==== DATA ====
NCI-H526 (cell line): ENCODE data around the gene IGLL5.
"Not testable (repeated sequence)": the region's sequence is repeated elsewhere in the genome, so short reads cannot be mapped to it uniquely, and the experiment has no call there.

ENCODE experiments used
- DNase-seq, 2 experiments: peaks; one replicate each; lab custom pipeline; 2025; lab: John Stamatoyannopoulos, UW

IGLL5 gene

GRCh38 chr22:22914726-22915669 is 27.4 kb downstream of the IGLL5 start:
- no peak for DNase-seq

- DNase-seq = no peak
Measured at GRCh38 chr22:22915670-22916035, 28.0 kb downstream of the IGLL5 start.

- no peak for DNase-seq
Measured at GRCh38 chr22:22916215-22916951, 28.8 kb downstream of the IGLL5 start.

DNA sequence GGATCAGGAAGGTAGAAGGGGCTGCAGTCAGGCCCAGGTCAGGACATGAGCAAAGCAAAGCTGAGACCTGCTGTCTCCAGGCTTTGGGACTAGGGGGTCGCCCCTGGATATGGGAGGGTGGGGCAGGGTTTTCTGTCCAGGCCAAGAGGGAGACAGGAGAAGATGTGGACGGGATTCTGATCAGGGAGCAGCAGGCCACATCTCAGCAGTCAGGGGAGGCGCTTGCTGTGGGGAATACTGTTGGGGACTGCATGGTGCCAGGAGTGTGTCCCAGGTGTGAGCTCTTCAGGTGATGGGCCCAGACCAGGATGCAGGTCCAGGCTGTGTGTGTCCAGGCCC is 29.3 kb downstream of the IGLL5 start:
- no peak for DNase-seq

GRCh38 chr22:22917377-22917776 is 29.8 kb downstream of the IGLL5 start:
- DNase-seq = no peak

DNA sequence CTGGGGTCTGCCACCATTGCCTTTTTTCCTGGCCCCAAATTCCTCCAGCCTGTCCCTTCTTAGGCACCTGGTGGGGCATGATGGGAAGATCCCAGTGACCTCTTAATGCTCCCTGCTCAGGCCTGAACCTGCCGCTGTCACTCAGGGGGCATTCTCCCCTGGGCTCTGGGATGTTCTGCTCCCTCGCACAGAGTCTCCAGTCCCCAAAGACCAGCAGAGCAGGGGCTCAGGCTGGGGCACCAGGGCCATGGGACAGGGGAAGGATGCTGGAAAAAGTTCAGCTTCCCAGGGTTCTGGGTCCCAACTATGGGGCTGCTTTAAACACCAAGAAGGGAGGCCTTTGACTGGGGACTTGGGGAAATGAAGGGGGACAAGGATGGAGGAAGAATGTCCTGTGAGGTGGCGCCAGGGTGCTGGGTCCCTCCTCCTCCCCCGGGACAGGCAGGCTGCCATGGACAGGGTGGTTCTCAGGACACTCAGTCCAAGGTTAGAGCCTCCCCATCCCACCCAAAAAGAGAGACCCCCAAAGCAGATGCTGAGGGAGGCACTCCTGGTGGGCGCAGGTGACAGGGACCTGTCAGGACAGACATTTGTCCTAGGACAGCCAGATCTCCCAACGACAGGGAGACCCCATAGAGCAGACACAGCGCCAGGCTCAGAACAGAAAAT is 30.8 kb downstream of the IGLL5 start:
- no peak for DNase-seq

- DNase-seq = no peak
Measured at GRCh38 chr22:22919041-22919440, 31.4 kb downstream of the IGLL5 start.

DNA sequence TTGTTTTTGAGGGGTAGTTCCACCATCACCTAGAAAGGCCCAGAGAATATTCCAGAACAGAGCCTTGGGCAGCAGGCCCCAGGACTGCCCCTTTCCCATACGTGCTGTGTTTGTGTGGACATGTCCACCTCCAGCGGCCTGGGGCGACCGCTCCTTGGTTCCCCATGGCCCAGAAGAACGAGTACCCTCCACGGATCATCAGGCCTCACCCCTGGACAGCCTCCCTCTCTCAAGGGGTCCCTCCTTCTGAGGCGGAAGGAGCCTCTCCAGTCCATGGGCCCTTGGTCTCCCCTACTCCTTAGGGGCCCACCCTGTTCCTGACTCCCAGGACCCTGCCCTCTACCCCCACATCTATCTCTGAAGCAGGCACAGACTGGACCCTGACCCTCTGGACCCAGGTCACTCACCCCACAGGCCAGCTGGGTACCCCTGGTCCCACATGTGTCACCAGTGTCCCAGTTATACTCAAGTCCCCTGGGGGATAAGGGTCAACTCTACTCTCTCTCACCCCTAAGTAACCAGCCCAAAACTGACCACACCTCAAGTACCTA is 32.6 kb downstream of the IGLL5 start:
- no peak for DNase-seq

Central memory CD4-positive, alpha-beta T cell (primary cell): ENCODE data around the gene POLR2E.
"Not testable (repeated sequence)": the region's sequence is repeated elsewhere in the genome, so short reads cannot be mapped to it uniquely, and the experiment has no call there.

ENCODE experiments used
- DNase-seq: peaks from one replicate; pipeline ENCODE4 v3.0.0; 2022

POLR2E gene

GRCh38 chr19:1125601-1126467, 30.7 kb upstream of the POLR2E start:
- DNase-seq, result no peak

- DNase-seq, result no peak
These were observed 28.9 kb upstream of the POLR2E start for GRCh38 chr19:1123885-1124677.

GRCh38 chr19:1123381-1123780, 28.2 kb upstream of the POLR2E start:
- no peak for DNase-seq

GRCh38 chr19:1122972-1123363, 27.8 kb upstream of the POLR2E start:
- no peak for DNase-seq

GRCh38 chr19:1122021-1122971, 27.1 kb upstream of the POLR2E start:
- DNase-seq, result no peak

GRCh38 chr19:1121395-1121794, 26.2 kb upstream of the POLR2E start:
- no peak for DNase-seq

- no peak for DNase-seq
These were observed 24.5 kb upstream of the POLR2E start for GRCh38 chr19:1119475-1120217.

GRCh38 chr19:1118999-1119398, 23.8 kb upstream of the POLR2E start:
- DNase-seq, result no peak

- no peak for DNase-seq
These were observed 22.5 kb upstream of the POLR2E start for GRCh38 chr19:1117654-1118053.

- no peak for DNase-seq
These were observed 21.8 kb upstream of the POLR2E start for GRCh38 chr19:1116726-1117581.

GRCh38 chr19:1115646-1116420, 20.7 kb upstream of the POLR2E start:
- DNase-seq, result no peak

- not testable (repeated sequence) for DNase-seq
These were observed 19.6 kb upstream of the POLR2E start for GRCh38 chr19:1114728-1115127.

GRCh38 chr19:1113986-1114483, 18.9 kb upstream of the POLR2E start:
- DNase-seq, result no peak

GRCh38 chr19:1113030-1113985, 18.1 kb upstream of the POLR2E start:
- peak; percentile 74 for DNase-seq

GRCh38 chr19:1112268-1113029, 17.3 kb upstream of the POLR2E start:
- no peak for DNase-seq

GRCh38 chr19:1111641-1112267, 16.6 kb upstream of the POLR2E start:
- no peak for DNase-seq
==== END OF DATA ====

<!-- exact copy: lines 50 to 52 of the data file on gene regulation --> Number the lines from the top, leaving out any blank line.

These were observed 19.6 kb upstream of the POLR2E start for GRCh38 chr19:1114728-1115127.

GRCh38 chr19:1113986-1114483, 18.9 kb upstream of the POLR2E start:
- DNase-seq, result no peak